Australian skipper Steve Smith, in his book ‘The Journey’ has lashed out at the Board of Control for Cricket in India (BCCI) for releasing the video of a verbal altercation between Ravindra Jadeja and Matthew Wade. The 2 cricketers got involved in a verbal spat in the Dharamsala Test earlier this year whose audio was caught by the stump mic.
BCCI had made the visuals public through Twitter but Smith feels it shouldn’t have been done by the board. He mentioned that there were several occasions where the Indian players were going at the Australians and posting a video of an Australian sledging did not reveal the entire story.
“It was an example of the banter that took place on the field, but it gave a very one-sided view of what was happening. There would have been plenty of examples that could have been released of Indian players engaging with me and my team, such as when they were constantly in the ears of Matt Renshaw when he resumed his first innings in Pune having had to retire ill because of diarrhoea,” he wrote.
“Ian Gould asked Matthew and Ravindra to cut it out in Dharamsala and that was where it ended. So to rake it up in the way that it was benefited no-one,” he added.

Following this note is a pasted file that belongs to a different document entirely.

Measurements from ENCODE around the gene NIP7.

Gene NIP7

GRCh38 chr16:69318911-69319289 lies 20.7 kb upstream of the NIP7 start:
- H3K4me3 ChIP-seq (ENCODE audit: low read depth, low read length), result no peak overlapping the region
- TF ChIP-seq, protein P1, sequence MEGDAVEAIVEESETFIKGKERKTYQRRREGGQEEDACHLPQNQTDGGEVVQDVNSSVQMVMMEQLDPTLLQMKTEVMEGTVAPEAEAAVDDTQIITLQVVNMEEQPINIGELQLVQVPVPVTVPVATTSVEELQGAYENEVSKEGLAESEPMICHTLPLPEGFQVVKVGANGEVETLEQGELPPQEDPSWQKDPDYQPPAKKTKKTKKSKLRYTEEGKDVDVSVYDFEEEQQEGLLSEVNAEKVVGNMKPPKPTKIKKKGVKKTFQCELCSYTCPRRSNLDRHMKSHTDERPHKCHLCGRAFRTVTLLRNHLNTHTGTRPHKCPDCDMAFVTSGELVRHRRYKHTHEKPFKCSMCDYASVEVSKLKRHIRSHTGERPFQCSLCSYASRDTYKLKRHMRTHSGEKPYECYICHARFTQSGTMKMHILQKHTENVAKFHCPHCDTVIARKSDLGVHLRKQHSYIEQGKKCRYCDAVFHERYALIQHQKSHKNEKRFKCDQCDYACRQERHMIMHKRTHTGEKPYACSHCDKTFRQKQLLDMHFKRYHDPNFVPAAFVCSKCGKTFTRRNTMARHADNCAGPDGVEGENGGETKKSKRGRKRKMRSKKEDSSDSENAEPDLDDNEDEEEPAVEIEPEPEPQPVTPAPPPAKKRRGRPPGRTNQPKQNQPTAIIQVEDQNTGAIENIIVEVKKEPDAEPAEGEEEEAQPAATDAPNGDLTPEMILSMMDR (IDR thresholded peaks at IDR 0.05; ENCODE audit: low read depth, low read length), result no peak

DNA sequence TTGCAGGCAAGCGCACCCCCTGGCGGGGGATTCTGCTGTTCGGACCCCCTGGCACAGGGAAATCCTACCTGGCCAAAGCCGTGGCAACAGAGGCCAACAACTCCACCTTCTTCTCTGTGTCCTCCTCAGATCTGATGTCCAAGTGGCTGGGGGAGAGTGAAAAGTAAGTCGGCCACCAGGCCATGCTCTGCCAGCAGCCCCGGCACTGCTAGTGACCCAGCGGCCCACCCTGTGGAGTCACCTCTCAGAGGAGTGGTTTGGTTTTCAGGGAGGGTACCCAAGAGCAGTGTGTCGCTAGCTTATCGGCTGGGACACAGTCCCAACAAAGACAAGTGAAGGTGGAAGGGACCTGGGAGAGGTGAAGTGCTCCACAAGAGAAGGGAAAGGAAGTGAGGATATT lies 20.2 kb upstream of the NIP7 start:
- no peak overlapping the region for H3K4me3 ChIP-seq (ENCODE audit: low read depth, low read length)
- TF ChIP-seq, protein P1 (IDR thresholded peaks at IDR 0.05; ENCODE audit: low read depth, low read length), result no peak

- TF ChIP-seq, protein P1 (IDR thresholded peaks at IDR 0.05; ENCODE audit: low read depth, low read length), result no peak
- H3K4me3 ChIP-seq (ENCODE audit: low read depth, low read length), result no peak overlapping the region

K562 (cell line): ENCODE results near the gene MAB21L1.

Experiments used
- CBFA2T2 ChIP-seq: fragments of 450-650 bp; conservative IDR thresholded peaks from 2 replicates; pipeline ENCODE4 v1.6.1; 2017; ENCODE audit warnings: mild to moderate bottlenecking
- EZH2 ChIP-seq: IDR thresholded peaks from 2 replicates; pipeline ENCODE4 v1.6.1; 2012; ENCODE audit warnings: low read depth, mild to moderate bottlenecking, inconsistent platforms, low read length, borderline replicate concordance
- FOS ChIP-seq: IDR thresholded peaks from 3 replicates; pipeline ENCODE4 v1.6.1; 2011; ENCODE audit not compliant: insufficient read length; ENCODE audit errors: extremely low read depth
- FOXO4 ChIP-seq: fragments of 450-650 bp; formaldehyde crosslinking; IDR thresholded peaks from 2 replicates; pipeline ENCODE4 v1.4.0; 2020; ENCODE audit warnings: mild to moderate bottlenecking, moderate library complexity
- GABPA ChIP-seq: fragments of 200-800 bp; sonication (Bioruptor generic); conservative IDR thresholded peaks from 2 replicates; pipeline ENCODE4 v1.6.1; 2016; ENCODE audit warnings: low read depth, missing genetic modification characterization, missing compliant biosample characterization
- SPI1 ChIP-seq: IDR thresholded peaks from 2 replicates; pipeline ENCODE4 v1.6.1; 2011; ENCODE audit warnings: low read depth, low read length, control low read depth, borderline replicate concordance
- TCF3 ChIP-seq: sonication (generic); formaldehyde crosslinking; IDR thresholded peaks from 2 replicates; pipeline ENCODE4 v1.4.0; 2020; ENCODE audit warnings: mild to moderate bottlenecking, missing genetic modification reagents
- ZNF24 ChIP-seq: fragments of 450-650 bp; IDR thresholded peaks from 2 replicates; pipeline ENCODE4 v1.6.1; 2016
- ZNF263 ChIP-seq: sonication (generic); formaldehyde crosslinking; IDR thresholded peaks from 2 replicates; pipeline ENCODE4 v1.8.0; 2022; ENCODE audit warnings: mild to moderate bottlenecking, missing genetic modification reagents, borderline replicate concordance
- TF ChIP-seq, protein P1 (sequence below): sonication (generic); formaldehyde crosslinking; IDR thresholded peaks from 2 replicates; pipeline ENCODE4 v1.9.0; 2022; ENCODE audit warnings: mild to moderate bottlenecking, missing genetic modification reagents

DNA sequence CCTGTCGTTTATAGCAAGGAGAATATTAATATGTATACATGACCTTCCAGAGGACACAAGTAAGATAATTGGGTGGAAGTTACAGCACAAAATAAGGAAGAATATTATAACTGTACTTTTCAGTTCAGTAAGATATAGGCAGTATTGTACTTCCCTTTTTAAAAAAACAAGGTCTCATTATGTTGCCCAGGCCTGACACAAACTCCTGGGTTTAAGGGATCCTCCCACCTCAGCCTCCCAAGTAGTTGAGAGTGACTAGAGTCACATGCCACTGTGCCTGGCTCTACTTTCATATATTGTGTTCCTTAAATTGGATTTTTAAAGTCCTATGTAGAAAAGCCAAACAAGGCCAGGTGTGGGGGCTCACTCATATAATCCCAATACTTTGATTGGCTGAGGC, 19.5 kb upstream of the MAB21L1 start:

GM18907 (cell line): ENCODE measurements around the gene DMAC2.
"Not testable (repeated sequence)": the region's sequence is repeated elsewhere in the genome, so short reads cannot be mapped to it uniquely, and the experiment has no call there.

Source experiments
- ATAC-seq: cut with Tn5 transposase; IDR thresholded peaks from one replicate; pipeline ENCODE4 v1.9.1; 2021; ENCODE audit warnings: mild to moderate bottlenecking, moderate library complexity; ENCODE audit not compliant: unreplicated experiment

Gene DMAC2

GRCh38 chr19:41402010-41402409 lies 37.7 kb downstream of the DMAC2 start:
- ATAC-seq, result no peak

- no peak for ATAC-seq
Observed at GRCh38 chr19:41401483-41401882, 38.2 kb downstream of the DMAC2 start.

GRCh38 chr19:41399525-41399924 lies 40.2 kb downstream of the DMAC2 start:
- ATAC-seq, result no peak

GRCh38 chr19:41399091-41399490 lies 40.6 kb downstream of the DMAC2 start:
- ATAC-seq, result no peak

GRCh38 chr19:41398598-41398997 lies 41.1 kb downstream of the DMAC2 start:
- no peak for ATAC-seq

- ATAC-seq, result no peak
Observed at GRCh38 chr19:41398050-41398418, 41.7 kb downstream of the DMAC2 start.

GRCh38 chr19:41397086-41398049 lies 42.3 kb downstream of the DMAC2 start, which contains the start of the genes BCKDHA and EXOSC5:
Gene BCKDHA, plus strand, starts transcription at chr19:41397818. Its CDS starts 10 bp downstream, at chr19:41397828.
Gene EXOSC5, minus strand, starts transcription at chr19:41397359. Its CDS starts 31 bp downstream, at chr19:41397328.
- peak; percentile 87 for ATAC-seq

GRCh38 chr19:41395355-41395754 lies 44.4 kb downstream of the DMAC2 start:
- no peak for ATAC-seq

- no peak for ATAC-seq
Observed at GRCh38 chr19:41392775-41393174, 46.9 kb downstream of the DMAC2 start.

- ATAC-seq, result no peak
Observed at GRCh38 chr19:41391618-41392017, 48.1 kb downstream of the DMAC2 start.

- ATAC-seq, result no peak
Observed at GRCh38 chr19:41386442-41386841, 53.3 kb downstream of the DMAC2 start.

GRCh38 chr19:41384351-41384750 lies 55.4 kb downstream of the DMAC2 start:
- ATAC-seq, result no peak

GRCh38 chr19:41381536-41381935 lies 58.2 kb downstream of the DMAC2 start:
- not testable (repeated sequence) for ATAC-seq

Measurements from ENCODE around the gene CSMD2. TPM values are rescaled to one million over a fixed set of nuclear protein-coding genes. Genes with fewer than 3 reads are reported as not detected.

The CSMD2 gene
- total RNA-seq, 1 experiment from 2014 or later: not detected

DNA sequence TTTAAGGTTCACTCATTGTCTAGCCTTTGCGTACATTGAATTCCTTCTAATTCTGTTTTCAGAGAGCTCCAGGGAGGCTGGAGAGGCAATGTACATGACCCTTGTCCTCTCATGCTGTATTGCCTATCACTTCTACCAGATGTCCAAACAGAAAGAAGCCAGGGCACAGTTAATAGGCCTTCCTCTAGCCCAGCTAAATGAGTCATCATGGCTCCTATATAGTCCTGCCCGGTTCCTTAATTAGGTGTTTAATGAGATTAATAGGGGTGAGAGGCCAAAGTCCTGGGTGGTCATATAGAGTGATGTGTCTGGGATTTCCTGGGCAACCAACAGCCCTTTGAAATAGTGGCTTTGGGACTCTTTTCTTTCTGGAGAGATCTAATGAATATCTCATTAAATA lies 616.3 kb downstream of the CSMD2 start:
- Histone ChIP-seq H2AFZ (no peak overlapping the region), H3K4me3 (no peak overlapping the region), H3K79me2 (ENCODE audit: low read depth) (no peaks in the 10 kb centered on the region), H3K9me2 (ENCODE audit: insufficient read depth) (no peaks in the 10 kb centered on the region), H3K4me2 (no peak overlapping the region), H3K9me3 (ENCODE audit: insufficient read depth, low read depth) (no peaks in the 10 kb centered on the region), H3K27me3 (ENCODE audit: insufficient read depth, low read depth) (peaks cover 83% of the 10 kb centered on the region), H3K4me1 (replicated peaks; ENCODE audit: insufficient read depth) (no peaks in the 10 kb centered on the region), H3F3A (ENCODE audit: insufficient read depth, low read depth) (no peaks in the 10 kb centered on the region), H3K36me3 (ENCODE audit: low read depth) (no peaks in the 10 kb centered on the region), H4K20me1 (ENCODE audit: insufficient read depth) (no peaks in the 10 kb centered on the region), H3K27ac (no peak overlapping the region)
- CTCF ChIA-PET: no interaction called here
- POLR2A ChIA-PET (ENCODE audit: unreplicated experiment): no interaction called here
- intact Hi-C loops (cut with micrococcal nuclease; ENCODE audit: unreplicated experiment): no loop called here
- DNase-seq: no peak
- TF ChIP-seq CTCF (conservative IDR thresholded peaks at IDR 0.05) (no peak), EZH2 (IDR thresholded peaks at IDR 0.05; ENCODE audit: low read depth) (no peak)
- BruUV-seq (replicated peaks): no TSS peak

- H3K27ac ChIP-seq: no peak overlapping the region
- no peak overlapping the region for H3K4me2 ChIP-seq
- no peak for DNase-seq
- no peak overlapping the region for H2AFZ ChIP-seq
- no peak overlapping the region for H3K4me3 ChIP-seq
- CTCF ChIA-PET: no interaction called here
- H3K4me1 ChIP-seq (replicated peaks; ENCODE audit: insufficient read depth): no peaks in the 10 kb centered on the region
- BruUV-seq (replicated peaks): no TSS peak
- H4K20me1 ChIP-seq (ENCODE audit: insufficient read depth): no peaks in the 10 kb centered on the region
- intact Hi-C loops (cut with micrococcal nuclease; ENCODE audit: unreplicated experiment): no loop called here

“What was overlooked in the minor controversy that followed was that, under ICC guidelines, the broadcaster shouldn’t have been broadcasting audio from the stump microphones, except for instances when the ball was in play, and it certainly wasn’t when Matthew Wade and Ravindra were having their discussions,” wrote Smith.
“But whatever the rights and wrongs of the situation, it was a timely reminder to players of both sides that the old adage of what happens on the field, stays on the field, no longer applies,” he mentioned.
About the Brainfade incident
Steve Smith also mentioned the infamous ‘Brainfade’ incident that occurred in the Bengaluru Test. The Australian skipper was given out LBW off Umesh Yadav and he then looked at the dressing room for an advice on whether or not the DRS should be taken or not.
The act of his counterpart did not go down well with Virat Kohli and he immediately intervened aggressively. The Indian captain also brought the point up in the post-match conference and compared that to cheating.
“It wasn’t until afterwards that I realised what a talking point it had become, fuelled by Kohli’s post-match claims that we’d called on off-field assistance twice earlier in the match to help our on-field deliberations,” Steve Smith wrote.
“As far as I was concerned, we’d never tried to consult with the dressing room beforehand and although he said he’d brought those previous occasions to the notice of the umpires, I can say categorically that we were never spoken to by either those umpires or match referee Chris Broad about any such breaches in protocol,” added the 28-year-old.
“Virat has always been a player who’s thrived in the most intense of environments, and like me he loves a battle and I can only think it was his way of raising the temperature in the series in an attempt to get the best out of himself. The idea of getting messages from the sidelines for that purpose was not a tactic we as a team ever spoke about and … I can’t work out what he was referring to in his remarks,” he added.